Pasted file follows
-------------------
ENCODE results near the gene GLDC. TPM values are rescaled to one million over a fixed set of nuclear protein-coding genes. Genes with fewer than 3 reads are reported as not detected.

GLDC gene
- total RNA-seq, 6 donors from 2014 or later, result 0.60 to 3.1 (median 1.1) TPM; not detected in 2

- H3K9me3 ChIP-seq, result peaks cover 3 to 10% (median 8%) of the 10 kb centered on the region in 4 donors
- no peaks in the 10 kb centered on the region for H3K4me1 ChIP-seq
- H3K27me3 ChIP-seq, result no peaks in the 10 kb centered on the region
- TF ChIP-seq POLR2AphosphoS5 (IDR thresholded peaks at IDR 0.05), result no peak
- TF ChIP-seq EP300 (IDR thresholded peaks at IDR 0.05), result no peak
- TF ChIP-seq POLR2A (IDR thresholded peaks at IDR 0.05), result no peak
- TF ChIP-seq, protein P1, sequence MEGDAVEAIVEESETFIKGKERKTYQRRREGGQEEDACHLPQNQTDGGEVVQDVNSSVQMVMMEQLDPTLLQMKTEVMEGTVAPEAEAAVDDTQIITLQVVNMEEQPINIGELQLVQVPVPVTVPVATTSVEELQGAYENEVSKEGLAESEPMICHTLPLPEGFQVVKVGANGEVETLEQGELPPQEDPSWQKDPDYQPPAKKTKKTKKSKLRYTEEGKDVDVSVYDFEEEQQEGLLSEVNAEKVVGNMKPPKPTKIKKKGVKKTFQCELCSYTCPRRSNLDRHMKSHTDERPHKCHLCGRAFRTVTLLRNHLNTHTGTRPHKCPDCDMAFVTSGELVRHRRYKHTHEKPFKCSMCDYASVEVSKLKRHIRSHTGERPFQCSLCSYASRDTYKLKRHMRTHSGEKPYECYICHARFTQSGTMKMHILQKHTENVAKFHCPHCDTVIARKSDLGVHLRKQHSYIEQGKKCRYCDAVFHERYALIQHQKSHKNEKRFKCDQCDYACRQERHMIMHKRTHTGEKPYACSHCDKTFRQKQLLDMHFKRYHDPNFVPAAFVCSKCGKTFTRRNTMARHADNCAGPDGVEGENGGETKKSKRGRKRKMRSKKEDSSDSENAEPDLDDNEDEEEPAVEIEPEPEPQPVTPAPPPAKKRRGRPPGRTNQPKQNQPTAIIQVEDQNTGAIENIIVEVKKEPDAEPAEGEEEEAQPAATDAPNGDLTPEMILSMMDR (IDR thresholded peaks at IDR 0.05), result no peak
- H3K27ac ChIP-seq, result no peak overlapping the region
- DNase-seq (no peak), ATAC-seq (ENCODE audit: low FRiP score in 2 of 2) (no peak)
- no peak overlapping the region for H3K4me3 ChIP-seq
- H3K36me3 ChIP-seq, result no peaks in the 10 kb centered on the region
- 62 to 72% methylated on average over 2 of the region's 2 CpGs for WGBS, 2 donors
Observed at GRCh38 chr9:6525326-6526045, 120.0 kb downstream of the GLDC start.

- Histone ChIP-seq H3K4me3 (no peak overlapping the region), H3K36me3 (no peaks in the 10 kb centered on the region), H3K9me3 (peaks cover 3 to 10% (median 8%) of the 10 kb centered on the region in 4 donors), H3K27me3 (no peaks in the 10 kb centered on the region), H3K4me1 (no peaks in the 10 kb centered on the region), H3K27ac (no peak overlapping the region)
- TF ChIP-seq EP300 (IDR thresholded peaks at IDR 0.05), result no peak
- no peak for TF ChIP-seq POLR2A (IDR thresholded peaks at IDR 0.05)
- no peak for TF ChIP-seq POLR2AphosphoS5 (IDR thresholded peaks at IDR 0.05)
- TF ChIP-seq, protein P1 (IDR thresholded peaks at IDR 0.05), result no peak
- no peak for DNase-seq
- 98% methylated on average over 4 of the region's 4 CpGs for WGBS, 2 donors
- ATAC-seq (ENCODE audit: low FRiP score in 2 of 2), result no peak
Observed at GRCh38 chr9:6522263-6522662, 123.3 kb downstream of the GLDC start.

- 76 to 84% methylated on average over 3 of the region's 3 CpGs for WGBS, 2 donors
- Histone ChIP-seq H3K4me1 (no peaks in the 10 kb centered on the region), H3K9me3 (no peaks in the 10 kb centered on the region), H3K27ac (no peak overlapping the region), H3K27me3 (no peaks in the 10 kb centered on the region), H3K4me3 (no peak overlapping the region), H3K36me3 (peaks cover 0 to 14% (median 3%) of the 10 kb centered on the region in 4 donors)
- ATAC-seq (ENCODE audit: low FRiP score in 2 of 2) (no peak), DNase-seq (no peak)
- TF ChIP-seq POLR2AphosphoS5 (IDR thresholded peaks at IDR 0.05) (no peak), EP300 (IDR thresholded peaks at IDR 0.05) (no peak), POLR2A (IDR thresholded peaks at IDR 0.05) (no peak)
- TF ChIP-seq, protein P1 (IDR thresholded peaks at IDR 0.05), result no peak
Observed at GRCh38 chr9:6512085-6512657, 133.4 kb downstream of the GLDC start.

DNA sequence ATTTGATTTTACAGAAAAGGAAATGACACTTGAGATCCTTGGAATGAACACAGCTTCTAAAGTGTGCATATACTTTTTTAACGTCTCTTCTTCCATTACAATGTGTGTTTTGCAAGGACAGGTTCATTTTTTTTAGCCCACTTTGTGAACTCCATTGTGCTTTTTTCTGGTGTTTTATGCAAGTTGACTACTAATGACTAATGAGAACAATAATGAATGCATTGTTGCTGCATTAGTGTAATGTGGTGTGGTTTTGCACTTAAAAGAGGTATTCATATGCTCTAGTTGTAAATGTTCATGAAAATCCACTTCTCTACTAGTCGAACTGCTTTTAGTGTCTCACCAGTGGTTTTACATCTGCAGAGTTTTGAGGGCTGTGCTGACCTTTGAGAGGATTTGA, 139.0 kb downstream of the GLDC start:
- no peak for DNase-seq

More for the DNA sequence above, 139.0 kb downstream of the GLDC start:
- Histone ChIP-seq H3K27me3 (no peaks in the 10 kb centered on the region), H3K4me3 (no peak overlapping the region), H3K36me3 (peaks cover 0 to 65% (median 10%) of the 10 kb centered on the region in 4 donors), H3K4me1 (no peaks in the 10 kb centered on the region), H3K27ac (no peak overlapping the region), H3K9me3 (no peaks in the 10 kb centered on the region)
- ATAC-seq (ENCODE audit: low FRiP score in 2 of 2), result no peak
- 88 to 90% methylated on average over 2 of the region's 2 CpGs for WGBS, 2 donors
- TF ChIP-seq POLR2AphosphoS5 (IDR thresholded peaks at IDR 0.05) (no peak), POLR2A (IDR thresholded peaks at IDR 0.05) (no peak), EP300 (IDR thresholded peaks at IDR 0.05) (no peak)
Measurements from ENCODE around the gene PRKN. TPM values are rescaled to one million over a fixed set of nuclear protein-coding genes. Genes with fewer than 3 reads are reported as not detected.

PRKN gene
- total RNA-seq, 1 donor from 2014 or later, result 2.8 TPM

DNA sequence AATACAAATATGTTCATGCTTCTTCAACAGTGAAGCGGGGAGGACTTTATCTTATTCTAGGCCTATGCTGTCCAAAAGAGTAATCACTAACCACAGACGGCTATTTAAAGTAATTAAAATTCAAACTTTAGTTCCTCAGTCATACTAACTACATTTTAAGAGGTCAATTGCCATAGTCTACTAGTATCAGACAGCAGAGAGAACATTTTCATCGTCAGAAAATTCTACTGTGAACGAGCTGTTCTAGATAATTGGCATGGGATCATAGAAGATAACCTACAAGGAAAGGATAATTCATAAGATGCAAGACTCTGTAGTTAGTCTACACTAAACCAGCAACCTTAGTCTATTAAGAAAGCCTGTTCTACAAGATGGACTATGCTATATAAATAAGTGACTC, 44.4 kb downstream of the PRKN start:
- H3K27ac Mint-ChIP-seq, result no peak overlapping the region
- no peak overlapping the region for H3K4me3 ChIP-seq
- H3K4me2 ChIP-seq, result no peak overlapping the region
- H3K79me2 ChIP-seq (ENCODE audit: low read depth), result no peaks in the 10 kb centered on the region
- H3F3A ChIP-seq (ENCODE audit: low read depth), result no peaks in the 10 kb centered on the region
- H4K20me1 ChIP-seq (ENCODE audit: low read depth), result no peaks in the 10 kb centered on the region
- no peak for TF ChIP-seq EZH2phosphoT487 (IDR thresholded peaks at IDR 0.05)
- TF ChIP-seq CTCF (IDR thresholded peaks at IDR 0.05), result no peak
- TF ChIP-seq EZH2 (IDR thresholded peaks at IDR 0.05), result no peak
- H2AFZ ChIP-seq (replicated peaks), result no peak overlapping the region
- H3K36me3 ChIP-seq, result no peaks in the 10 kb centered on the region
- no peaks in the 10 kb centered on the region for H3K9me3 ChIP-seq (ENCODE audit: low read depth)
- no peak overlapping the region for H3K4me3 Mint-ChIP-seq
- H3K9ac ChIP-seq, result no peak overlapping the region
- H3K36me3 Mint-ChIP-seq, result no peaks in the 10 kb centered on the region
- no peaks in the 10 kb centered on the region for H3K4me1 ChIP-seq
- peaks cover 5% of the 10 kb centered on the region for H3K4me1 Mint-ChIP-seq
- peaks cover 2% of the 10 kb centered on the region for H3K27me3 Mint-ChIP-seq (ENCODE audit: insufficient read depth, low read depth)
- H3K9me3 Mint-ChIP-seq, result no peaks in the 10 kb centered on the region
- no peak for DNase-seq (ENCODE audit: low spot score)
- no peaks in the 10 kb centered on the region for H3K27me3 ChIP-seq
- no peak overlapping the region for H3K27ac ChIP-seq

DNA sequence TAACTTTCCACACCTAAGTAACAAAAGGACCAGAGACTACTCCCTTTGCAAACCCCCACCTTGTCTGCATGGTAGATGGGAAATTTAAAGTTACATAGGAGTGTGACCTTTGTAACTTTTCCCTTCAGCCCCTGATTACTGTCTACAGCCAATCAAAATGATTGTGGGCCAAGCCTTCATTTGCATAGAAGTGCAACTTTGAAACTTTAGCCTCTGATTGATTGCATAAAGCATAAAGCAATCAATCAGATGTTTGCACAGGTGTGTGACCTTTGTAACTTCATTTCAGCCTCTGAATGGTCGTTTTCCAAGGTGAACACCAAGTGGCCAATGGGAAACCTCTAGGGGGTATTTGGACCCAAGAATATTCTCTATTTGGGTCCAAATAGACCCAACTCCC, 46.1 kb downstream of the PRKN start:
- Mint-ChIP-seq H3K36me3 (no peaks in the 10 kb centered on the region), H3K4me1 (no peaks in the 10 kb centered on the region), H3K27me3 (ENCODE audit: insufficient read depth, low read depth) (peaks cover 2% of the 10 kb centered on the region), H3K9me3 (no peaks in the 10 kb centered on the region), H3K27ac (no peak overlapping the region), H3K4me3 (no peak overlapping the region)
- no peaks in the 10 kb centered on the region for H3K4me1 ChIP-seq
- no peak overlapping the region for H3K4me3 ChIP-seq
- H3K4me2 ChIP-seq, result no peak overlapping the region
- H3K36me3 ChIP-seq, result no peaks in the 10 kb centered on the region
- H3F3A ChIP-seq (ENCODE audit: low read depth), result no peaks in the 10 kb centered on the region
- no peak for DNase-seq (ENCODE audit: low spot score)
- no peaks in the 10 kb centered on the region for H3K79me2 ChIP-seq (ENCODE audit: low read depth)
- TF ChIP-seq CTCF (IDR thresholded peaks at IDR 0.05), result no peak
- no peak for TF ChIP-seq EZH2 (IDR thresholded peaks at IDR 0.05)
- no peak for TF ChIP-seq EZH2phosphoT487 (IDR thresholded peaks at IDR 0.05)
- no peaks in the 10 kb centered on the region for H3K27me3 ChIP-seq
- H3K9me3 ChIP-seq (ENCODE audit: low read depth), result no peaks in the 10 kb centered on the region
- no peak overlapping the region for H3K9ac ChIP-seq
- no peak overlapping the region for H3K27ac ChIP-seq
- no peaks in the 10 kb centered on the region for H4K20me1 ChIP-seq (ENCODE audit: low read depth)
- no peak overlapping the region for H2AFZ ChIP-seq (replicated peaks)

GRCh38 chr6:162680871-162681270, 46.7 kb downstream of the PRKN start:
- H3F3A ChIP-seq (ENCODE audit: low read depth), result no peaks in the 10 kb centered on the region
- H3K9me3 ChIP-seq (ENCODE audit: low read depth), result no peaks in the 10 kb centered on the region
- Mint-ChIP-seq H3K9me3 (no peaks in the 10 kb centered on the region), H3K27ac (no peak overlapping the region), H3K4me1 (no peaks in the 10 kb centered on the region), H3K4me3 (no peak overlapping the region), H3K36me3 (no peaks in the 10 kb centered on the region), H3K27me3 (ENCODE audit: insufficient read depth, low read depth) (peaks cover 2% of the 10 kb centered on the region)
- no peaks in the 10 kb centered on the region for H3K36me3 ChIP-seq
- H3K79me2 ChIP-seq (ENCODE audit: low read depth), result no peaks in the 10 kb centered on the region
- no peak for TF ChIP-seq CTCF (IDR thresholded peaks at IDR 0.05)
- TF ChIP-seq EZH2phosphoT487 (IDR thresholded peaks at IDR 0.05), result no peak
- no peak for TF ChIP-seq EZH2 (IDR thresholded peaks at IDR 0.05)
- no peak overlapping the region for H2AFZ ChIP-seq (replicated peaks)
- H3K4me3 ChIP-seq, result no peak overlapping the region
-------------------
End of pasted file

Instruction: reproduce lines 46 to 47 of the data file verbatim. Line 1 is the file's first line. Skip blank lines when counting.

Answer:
- H3K79me2 ChIP-seq (ENCODE audit: low read depth), result no peaks in the 10 kb centered on the region
- H3F3A ChIP-seq (ENCODE audit: low read depth), result no peaks in the 10 kb centered on the region